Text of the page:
The appointment of Payne had been accompanied by intense media attention. Frangos initially saw the Payne investigation as the means to attain an independent assessment of the facts at Corpcapital, and for this reason was disposed to co-operate with Payne in the investigation. However, given the hostility and tactics employed by Liebesman and the executives, Frangos was insisted, in meetings with Payne, that he was assured of the integrity and independence of the investigation. These meetings took place in the presence of two witnesses appointed by Frangos who documented the discussions. Payne gave the necessary assurances to Frangos, and these formed the basis on which Frangos co-operated in the investigation. In the end, however, Payne reneged on the undertakings he gave to Frangos, including promises that he would permit the right of rebuttal, an important process to ensure that all of the evidence was properly tested, and was not manufactured for the occasion. In fact Frangos received no information from Payne on any evidence furnished by Corpcapital, nor did Payne explain in his report how he tested the veracity of the evidence, breaches of proper investigative procedure of the highest order.

Payne also undertook to release the report to both parties simultaneously, an undertaking which Frangos insisted on to ensure that the final report was not manipulated between any drafts and the final report. See Frangos letter to Nigel Payne 240203, and Record of meetings between Frangos and Payne. In the event, Payne furnished the report to the executives clandestinely on Saturday 15 February, providing them with sufficient time to prepare for the media and whatever else was required. Frangos was advised by a member of the media that the report was to be released by Corpcapital at a media conference called by Corpcapital at their premises at 15h30 on Monday 17 February 2003. The call to Frangos came two hours before the meeting. It takes no great leap of imagination to understand why events unfolded in the way that they did.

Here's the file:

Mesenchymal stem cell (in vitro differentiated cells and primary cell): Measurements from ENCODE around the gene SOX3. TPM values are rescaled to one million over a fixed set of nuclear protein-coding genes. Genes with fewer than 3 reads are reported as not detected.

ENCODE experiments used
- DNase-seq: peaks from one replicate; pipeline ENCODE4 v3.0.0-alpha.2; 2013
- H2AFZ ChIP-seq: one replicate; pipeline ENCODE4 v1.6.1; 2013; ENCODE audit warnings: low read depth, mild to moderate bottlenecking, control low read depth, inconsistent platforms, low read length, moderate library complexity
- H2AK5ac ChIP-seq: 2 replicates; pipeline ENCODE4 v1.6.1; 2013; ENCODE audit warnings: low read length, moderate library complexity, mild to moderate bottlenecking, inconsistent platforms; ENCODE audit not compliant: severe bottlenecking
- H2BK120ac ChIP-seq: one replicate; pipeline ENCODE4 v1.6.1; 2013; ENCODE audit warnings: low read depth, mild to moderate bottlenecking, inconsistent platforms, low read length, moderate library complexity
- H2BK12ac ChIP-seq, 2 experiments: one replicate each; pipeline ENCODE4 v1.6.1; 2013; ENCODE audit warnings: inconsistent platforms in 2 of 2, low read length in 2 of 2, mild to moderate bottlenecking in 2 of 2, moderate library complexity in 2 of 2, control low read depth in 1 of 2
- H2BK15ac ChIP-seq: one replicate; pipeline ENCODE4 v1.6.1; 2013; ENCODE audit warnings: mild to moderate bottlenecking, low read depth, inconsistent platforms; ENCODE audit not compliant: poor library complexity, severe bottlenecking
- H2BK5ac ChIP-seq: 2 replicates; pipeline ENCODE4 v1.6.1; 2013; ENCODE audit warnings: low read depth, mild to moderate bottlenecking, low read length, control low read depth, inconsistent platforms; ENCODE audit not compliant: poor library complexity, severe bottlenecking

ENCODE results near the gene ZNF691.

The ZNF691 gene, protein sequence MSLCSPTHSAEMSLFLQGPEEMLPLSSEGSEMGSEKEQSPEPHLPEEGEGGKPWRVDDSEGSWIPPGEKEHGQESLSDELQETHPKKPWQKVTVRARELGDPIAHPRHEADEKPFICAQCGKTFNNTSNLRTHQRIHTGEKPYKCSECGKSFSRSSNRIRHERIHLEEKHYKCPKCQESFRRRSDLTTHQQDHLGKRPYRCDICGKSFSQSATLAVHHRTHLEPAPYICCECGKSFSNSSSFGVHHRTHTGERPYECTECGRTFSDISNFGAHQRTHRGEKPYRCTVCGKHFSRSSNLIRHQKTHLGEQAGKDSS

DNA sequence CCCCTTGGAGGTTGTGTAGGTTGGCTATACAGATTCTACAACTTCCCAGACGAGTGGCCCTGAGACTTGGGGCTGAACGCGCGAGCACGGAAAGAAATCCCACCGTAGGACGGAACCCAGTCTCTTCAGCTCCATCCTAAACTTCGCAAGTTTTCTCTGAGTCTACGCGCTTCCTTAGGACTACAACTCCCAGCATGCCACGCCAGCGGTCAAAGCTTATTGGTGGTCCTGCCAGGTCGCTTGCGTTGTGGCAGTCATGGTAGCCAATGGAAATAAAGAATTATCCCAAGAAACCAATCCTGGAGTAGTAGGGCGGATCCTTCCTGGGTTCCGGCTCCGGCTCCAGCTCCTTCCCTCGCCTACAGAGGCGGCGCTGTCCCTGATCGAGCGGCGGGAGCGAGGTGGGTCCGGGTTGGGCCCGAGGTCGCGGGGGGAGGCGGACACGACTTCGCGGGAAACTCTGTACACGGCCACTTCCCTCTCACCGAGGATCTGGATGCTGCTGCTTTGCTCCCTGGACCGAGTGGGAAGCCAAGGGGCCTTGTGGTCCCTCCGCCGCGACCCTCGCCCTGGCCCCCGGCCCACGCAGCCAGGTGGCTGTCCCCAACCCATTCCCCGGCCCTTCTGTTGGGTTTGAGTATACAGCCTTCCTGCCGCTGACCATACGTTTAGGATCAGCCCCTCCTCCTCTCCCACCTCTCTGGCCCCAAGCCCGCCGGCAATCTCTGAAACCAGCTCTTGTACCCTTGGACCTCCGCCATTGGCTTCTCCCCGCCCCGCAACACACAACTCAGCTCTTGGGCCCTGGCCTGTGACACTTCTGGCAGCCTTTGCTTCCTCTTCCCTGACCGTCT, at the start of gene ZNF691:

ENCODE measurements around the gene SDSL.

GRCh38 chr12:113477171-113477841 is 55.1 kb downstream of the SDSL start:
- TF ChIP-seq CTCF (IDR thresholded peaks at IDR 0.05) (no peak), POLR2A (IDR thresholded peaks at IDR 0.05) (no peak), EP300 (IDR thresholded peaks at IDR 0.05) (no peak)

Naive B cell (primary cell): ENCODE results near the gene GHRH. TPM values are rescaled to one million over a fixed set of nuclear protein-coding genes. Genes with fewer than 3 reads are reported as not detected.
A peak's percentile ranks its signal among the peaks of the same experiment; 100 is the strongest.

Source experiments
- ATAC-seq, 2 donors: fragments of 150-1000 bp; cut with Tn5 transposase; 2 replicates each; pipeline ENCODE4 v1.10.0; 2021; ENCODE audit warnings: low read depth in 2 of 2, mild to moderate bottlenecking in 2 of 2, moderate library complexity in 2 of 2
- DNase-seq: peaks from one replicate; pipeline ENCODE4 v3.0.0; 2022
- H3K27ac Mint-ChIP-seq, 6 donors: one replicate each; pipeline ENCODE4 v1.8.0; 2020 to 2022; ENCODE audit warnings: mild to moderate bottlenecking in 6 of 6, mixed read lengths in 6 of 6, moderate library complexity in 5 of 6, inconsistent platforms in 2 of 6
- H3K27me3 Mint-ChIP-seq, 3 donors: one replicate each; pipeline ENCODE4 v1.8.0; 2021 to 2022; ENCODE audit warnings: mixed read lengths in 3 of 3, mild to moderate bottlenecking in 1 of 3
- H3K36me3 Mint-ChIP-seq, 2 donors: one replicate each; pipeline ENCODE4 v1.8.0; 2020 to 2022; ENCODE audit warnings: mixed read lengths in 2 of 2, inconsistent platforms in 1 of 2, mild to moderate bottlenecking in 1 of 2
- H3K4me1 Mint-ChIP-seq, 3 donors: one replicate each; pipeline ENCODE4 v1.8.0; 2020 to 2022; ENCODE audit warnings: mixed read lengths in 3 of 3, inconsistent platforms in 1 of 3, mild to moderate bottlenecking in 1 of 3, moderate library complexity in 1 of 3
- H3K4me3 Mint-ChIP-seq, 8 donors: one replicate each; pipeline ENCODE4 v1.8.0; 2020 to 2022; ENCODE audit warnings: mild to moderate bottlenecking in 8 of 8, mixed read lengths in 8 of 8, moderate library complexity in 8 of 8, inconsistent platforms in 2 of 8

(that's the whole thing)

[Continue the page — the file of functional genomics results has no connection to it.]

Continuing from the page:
Payne also failed to demonstrate, in Frangos’s view, independence, a key assurance that he gave to Frangos. Contrary to this assurance he failed to disclose that he had a personal relationship with some of the key executives at Corpcapital.

Frangos called the report a “whitewash” when Payne failed to meet proper standards of investigative procedure and it became evident that the integrity of the process had been compromised.

The Payne episode underscores the importance of the fiduciary duty that boards have to shareholders to act at all times in good faith and in their interests, and what happens when they do not. Allegations by a directors that the CEO has engaged in impropriety are serious because, if true, would mean that shareholders and the market have been prejudiced, and fiduciary duties have been breached. In such circumstances the board must act with decisiveness and with great circumspection. Today, Payne continues as an advisor on corporate governance and even lectures on the subject. The Payne report February 2003 and related correspondence can be viewed on the website.

The Abrahams and Collett investigations to determine whether the proper facts had been investigated by Payne, February to June 2003
The board of directors and Payne had failed to properly investigate Cytech and the conduct of Liebesman and the executives. This posed a question, had Frangos completed his fiduciary obligations? Were there further steps in due process which needed to be taken? The Legal advice to Frangos was that there were. Specifically, there was a legal framework in place to deal with this set of circumstances. The advice to Frangos was to take the matter to the Minister of Trade and Industry, the custodian of the Companies Act. The Minister had formidable powers in terms of the Companies Act to investigate breaches of the requirements of the Companies Act. Specifically, section 257 through sections 263 enabled the Minister to mandate inspectors to conduct an investigation by the state.